Karun married Ushamani in 1963 and they both started their journey in life, where their commitment led to a long and fulfilled life. Ushamani’s term of endearment to Daddy was Annu. Soon after, Karun and Ushamani had their first daughter, Ribitha. Balancing priorities as a new father and husband, Karun set his eyes on exploring the world.
Karun arrived in England in 1966 to work as a Radiation Therapy Assistant in Bristol and Liverpool. Shortly after, Karun moved to the US in 1968 with Ushamani and a very young Ribitha. They arrived in Philadelphia, where Karun worked with Misericordia Hospital as a Radiology Diagnostic Fellow. It was in Philadelphia that they had their second daughter, Risha. When an opportunity came up in Greensburg,PA in 1976, Karun and his family relocated.
Greensburg is where Karun really shined. In a few years, Karun became the Chief of Radiology. Quickly, Karun became a key member of the local community in Greensburg and Pittsburgh. He served on several committees and boards including Executive committee of the SV Temple, a member of the Jeanette Rotary, Board member of Jeannette District Memorial Hospital, and President of the Bunts Association of North America.
Though born in small town India, Karun had a passion for nice cars and always styled himself fashionably. Karun was far from selfish, doting on his wife and never missing an opportunity to spoil her. Karun was also very generous to his family and friends, and never hesitated to lend a helping hand to someone in need.
Karun had a penchant for travel and enjoyed taking his family on vacations. Always one to enjoy life, Karun’s favorite pastime was to frequent Denunzio’s in Greensburg with his buddies, and order a Ketel One Vodka with Roses Lime and some Shetty’s Spicy Shrimp - a dish he co-created with the Chef.
As a father, Karun was always concerned about his girls’ lives, future and their upbringing, and was present at every important milestone. As a grandfather, Karun loved watching Penguins games with Karishma, bonding with Dhiren over the finer things in life, and playing school games with Samiya and Subin.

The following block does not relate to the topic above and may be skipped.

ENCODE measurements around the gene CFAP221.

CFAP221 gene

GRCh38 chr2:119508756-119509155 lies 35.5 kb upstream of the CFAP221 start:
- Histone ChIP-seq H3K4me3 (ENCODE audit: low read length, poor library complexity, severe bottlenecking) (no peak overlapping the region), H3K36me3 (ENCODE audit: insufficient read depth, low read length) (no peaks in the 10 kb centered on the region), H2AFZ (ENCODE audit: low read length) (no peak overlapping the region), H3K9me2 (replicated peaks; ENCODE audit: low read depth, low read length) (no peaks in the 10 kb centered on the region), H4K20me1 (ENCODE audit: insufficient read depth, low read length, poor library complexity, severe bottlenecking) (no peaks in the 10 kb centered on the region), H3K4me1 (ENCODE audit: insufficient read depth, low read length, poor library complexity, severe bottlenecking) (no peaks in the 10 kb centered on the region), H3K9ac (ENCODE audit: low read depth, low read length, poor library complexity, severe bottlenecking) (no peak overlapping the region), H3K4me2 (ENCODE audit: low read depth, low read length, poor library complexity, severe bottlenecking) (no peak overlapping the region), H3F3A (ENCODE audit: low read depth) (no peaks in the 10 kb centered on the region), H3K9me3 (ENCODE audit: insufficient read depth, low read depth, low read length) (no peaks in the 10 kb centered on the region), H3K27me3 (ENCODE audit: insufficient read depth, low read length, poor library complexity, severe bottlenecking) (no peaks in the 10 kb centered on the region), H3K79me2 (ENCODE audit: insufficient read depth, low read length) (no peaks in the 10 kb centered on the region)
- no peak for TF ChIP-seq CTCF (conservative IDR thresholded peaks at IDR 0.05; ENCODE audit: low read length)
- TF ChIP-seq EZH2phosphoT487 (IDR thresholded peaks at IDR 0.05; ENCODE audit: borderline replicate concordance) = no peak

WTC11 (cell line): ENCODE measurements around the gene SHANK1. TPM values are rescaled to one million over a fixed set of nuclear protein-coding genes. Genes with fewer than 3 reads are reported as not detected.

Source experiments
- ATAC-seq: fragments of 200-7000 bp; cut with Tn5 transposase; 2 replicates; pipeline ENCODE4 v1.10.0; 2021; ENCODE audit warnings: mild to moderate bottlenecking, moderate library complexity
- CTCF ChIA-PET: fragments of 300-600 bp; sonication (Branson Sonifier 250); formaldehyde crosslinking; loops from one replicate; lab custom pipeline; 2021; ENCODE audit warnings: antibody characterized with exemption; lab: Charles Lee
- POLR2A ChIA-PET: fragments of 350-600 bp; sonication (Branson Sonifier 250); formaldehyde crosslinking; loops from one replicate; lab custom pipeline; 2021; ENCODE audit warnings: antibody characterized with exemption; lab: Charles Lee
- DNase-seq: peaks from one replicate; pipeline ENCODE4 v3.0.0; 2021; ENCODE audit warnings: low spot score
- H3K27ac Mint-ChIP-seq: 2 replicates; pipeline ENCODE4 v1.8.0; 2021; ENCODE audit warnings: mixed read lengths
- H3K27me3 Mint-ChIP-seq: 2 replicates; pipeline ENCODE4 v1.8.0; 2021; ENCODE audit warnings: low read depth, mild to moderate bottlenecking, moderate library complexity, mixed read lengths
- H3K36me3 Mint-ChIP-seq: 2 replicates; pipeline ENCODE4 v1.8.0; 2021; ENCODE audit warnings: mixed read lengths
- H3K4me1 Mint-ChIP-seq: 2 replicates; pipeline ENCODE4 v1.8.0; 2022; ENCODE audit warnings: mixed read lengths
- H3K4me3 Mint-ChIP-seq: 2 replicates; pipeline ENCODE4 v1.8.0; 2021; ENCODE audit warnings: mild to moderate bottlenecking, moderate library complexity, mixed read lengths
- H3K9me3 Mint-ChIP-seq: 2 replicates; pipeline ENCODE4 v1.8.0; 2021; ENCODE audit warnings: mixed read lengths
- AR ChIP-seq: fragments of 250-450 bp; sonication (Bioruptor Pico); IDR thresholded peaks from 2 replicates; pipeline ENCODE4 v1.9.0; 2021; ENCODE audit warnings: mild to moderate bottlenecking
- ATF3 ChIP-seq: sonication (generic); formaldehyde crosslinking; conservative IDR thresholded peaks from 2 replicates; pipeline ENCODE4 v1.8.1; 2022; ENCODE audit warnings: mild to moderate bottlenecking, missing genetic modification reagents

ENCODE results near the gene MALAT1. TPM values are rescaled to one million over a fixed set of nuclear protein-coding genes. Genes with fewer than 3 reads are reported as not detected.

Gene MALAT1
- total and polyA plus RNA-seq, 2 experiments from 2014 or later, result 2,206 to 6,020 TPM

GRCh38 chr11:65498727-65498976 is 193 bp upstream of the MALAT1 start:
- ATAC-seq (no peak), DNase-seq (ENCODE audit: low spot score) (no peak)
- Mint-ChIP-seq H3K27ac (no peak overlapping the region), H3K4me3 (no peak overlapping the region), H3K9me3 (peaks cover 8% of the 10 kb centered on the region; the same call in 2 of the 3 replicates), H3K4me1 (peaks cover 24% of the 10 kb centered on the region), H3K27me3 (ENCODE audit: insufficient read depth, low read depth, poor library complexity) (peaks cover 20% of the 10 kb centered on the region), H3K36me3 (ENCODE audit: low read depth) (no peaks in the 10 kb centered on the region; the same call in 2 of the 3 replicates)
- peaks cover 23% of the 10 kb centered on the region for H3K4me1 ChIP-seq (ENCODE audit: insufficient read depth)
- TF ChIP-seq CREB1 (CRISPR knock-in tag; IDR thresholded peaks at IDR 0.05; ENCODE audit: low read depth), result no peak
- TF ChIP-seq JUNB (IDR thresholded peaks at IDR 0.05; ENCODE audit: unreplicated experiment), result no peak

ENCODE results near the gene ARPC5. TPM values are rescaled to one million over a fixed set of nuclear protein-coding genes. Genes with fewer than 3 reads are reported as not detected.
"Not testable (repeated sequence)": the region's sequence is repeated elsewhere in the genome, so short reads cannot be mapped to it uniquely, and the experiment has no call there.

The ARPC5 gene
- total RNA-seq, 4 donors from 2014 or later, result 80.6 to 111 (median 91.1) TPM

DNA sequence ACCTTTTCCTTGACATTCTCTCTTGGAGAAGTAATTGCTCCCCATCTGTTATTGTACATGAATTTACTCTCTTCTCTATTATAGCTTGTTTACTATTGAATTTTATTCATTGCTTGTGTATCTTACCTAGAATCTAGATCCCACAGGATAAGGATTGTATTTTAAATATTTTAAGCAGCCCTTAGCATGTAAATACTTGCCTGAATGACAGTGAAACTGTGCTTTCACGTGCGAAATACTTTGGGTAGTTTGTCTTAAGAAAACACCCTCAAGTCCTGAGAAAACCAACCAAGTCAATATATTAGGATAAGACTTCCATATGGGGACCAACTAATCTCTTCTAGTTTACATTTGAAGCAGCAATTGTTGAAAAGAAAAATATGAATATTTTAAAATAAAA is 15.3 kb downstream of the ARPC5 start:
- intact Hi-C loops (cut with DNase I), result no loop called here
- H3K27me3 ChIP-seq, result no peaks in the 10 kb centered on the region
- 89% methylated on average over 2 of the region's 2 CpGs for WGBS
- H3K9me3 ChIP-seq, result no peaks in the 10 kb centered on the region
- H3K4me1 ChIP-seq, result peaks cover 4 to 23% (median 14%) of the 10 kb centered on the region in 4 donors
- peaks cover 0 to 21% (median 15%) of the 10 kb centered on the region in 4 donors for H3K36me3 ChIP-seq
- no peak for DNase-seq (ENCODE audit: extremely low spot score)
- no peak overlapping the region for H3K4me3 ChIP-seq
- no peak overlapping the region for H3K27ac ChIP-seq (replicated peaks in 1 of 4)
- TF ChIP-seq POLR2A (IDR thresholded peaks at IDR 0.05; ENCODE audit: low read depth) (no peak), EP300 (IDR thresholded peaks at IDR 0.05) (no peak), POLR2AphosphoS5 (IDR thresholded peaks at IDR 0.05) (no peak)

Karun lived a dynamic, fantastic and fulfilling life. From being an amazing husband, to a compassionate dad, to a loving grandfather, Karun showed us how one should live. He will be terribly missed but his life will be celebrated every day.
In the words of Abraham Lincoln “In the end, it’s not the years in your life that count. It’s the life in your years.”
Mrs. Sujyothi "Sue" Shetty passed away on Tuesday, September 26, 2017. She was born on December 12, 1948 in India to Mr. MPC and Susheela Shetty.
Sujyothi was married to Dr. Santosh "Sam" Shetty, who was a Radiation Oncologist at Holy Family Hospital in Methuen, MA. They were married in 1969 in India and came to the US shortly thereafter. They settled in Andover, MA and lived there for 45+ years.
Sujyothi first worked for Liberty Mutual Insurance as an assistant to the Executive Vice President. After leaving to raise her two children, she became a travel agent as her second career. Additionally, she was actively involved in the Holy Family Auxiliary and Women's Guild and supported the Chinmaya Mission in Andover.
After retirement, she enjoyed spending winters in Fort Lauderdale. Sujoythi enjoyed traveling and especially enjoyed celebrating holidays and special events with family and friends. She had a zest for life and though it was not her career, she was the ultimate party planner and loved hosting.
On a personal note, Suji Aunty was always someone who blessed me and the Boston Bunts community with tremendous warmth and affection. She made sure that my family and I felt welcome when we moved to the Andover area and I have so many great memories of Suji Aunty hosting amazing Thanksgiving and Christmas feasts. Her grace, compassion and love made her a powerful connecting force within the Boston Bunts community. Suji Aunty was truly a beautiful person both inside and out.
Sujyothi leaves behind a son, Shawn, a daughter, Sajini, a son-in-law, Chethan and the grandsons she adored, Elan and Alec - all of Andover - and a sister, Mrs. Surekha Adyanthya of Mumbai, India.
She will be missed dearly by her extended family and friends.
In lieu of flowers, donations can be made in her memory to the Chinmaya Mission, Andover, or the American Cancer Society. Additionally, please feel free to send any messages or memories that you would like to be forwarded onto the family.